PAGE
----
Thursday, July 28, 2016

Soup as a First Course Casual and Fine Dining Etiquette University Etiquette Dining 103

Outclass the Competition
by Harold Almon
Be at Ease School of Etiquette Austin

Soup can be served as a first course. Soup in a bowl or cup is to be served on an underlying plate. Soup can be served in a soup plate with or without being placed on an underlying plate. The underlying plate may be set atop a show or charger plate.

1. Soup is to be eaten as follows, “As the ship goes out to sea I spoon my soup away from me.” The spoon is to be balanced, loaded, locked, and then lifted to the mouth and the soup taken in from side of it. Avoid blowing soup, (same as for coffee.) Soup that is too hot can be stirred to be cooled. It may be allowed to stand until it is palatable. The bowl or plate may be tipped away from you and a spoon used to get the last of any item in it. You could avoid doing this. Soup served in a cup can be eaten by using a spoon or by picking up the cup by the handle(s) and drinking the item in it in small silent sips (pours.)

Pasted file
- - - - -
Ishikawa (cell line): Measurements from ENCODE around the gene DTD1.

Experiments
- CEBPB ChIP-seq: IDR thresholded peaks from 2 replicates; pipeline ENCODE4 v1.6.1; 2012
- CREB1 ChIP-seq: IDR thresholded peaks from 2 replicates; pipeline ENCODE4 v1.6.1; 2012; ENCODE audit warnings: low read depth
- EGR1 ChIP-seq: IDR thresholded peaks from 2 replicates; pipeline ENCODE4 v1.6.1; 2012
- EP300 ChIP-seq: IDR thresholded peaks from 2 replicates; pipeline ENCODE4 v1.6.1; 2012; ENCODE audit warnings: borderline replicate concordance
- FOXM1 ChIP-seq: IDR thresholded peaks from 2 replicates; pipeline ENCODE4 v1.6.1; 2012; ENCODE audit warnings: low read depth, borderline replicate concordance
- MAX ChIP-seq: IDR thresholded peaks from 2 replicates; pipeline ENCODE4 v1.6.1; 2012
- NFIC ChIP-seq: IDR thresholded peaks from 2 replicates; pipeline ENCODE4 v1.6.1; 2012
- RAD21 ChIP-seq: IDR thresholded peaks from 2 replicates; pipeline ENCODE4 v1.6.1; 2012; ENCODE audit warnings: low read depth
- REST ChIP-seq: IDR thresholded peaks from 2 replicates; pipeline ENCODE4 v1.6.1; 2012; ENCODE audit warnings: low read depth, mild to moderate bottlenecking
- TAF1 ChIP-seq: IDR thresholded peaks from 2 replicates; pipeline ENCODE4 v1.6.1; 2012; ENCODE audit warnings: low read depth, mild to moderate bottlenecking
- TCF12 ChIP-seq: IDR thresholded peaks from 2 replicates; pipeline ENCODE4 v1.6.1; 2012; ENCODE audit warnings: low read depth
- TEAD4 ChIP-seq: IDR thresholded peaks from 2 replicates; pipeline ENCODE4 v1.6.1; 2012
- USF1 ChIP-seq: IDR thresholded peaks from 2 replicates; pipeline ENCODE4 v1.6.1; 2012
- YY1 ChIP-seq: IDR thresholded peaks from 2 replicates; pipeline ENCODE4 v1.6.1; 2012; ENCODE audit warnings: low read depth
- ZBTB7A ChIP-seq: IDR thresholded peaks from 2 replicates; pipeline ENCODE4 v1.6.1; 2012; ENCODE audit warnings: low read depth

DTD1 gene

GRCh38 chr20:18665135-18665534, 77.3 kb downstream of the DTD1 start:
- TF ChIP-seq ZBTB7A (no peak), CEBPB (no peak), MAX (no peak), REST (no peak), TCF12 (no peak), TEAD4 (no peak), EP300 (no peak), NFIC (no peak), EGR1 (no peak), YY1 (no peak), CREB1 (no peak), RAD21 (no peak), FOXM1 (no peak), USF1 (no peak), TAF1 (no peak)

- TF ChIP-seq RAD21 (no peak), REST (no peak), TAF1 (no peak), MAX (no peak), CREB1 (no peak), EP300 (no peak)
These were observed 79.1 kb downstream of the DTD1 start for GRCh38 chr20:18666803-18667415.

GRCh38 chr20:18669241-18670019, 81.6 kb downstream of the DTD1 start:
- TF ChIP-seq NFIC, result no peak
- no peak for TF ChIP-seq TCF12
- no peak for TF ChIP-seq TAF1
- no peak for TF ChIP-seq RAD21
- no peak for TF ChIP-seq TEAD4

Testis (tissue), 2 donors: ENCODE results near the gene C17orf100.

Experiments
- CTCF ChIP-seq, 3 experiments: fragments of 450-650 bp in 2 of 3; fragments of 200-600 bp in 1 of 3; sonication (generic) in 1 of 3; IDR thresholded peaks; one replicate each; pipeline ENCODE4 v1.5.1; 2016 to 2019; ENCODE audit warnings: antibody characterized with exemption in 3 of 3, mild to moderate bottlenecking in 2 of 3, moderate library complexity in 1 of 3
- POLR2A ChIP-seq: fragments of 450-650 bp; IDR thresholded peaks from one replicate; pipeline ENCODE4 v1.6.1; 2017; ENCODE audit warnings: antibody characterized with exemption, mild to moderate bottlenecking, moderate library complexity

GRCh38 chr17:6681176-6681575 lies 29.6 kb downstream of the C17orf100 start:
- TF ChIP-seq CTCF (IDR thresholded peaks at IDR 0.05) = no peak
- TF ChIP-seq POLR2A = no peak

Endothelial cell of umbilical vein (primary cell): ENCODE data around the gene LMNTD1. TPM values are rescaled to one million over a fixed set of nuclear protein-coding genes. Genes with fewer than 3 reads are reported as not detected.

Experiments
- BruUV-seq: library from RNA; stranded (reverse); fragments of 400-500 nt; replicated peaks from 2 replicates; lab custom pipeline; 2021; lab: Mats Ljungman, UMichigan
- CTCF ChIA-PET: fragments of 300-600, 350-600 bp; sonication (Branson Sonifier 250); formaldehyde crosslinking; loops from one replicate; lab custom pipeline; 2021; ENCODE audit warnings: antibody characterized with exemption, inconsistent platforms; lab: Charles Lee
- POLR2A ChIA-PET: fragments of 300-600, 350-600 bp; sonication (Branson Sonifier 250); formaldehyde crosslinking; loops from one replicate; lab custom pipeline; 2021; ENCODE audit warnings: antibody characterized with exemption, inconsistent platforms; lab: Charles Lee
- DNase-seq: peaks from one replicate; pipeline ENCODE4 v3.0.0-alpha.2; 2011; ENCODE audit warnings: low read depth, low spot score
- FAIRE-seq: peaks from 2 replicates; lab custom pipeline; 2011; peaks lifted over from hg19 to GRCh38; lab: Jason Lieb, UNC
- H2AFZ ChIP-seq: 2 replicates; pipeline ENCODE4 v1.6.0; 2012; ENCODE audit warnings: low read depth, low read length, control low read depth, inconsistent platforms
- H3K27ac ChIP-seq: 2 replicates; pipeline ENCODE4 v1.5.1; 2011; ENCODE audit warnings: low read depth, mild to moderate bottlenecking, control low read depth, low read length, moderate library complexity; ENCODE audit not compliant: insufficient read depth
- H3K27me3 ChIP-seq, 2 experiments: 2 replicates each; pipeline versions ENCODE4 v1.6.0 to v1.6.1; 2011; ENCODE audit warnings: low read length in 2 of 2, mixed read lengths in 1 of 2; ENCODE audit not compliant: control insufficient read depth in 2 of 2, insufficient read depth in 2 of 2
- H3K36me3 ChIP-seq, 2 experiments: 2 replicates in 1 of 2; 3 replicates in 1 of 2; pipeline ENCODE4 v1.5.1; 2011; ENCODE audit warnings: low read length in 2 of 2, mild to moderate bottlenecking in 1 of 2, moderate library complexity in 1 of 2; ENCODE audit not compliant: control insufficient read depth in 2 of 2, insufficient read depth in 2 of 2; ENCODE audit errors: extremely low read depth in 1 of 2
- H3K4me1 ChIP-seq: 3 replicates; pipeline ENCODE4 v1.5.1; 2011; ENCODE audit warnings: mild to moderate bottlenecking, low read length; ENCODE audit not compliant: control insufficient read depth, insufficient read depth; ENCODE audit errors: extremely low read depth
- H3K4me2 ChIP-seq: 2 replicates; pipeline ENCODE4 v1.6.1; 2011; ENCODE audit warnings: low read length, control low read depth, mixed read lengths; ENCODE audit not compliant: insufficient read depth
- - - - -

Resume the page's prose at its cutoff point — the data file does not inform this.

2. Soup can be served with croutons or oyster cocktail crackers. Each may be eaten by placing them in the vessel a few at a time and eating them with the soup. Saltine crackers are to be eaten separately from the soup. These crackers can be crumbled into chowder, but this is to be done only at a very informal meal.

3. Soup may be served with a relish tray. Items on it are considered finger foods, and are to be picked up with them. Each person can take up to two of each item and place them on a bread and butter plate.

4. Relish tray items may be placed on the edge of an underlying plate in the absence of a bread and butter plate. Olive pits could be taken out of the mouth with the thumb and the index finger and placed on the left edge of the plate.

5. The rest position for the spoon is handle in the four o’clock position. The finished position for a spoon on a plate is at four o’clock. The finished position for a spoon served with a bowl or cup is on the right side of the underlying plate.

6. Sherry may be served with a soup course. A sherry glass is to be set in formation to the right of the last wine glass. It can be filled half- full, without being lifted from the table. The glass is to be held by the stem in the right hand when drinking from it. It is to be set back in the position for it when the drink is rested or finished. Sherry could be omitted.

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